5 Go-To Gazpachos at Local Restaurants



gazpacho at The Stockpot
Gazpacho at The Stockpot. Photo by David Uhrin

When it comes to chilled soup, gazpacho is our go-to. We love you, borscht, but hot in winter is our preferred delivery method, and sorry vichyssoise, you pale in comparison. Vivid and vitamin-packed, gazpacho makes a complete refreshing meal on a sultry summer’s day. And while most folks think it’s synonymous with tomatoes and peppers, that wasn’t always so. Andalusians were concocting gazpachos of stale bread, garlic, olive oil and vinegar centuries before they could add such New World souvenirs. Today’s riffs, be they chunky, pulpy or pureed, boast all kinds of colorful fruit, veggies, seafood and more.

 

The Stockpot

The Stockpot is famous for long-simmered bone broths, but as temps rise, gazpacho gets a menu slot at the ViBe original and its new Downtown Norfolk sib. First comes smooth, basil-blessed strawberry, replaced post-Pungo-picking-season with a summer gazpacho teeming with tomatoes, cucumbers, bell peppers and summer squash. Each location also runs its own daily specials (perhaps melon gazpacho) with Chef-Owner Anne Galante and crew stirred by gazpacho’s “…balance of sweet, spicy, cold and acidity.” StockpotSoups.com

 

The Atlantic on Pacific

Gazing at icy beds with luscious local oysters resting upon them at this raw bar and eatery cools us off. So do Chef-Owner Dave Brue’s gazpachos, some with shrimp, others with crab. But his favorite is a grape-based green gazpacho with cucumbers, Marcona almonds, champagne vinegar and, in a nod to the classic, sourdough bread. TheAtlanticVB.com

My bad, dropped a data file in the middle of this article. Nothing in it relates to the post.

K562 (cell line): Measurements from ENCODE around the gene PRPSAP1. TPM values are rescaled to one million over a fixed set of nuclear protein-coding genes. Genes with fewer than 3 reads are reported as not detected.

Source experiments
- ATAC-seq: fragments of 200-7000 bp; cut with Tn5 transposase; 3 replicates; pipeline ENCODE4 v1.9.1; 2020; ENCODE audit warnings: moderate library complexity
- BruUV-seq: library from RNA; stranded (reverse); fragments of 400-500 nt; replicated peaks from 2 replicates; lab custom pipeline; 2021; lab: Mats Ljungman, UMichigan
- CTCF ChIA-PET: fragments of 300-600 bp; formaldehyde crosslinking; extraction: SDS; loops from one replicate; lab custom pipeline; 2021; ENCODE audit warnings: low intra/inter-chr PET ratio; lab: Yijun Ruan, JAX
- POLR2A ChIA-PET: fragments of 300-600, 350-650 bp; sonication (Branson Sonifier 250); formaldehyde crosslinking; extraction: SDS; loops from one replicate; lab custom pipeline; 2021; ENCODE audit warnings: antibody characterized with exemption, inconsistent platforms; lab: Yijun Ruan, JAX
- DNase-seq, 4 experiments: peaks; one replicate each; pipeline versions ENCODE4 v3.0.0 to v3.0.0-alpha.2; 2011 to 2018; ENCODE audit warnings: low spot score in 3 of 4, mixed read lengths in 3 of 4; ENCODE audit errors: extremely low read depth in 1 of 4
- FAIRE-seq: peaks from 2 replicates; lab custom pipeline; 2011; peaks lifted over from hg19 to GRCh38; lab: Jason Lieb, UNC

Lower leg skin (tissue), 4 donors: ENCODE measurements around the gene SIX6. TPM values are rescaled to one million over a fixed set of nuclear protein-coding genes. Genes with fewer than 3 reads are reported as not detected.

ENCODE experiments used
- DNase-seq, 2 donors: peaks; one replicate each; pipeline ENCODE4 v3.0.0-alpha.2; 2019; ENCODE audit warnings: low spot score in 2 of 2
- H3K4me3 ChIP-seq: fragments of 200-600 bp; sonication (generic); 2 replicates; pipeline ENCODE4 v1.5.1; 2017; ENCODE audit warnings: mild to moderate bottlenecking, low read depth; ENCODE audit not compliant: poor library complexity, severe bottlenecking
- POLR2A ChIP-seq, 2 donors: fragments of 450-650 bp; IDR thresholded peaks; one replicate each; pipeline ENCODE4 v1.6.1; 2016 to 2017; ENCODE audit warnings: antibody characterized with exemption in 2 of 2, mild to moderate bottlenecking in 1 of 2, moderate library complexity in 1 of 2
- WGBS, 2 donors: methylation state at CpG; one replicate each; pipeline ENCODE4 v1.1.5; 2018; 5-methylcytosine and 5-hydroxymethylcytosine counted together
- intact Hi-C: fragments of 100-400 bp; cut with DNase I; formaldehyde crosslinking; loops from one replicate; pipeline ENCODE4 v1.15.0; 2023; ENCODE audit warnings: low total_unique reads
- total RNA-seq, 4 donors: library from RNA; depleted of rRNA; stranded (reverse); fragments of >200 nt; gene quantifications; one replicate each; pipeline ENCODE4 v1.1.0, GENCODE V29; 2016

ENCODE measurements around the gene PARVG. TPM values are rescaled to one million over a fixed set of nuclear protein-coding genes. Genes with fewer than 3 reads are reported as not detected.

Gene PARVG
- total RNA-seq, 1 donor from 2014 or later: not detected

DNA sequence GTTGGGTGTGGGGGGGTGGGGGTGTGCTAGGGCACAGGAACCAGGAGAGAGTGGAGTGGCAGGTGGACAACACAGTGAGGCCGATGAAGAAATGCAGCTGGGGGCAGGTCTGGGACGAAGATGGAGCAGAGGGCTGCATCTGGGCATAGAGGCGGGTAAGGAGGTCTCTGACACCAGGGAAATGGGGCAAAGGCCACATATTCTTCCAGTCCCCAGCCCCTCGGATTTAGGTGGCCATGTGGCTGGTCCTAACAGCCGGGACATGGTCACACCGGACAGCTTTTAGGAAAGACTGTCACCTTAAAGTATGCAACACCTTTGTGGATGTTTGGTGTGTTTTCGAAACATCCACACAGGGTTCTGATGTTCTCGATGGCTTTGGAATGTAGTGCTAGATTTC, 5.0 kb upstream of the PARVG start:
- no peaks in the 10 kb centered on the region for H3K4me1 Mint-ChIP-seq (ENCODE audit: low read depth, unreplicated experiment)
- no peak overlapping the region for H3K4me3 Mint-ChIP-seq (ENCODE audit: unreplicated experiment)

Cochon on 2nd

As local produce rolls in, Neil Griggs feeds those European cukes, jalapenos, carrots, sweet red peppers and celery into a whirring #12 grinder. “Like you’d use for making hamburgers,” says the chef-owner of this Williamsburg restaurant fashioned out of repurposed wood from his grandparents’ barn. He adds V-8, Texas Pete and Worcestershire sauce, sometimes tossing in golden cherry tomatoes for an eye-popping yellow gazpacho. But never onions. “It’s better the second day,” he explains. “Onions would make it sour.” CochonOn2nd.com

 

Leaping Lizard Café

Tough to call what’s cooler, Leaping Lizard’s gonzo gazpachos or the fact that its chef, Todd Steinhardt, was Don Henley’s personal chef. At this whimsical gourmet café that’s as fresh and breezy as a gazebo (with its own bakery!), he offers a garden variety and a smokier adobo packed with peppers. Both rock, and, too good to be confined to a bowl, the former doubles as a sauce under fried green tomatoes and fried soft shell crabs. Facebook.com/LeapingLizardCafe

 

The Ten Top

Among Heather Fraley’s irresistible soups du jour, thick, tomatoey vegan gazpacho demonstrates that chilled soup can be as hearty as anything hot. Deploying cumin as a secret ingredient, it’s served with hunky bread—rustic multigrain or French—and warms our hearts like the summer sun. Heck, so does pretty much everything else at this tiny Ghent eatery, its inclusivity evidenced by signs spanning “Lettuce Turnip the Beet” to “BACON + anything = mmm.” TheTenTop.com

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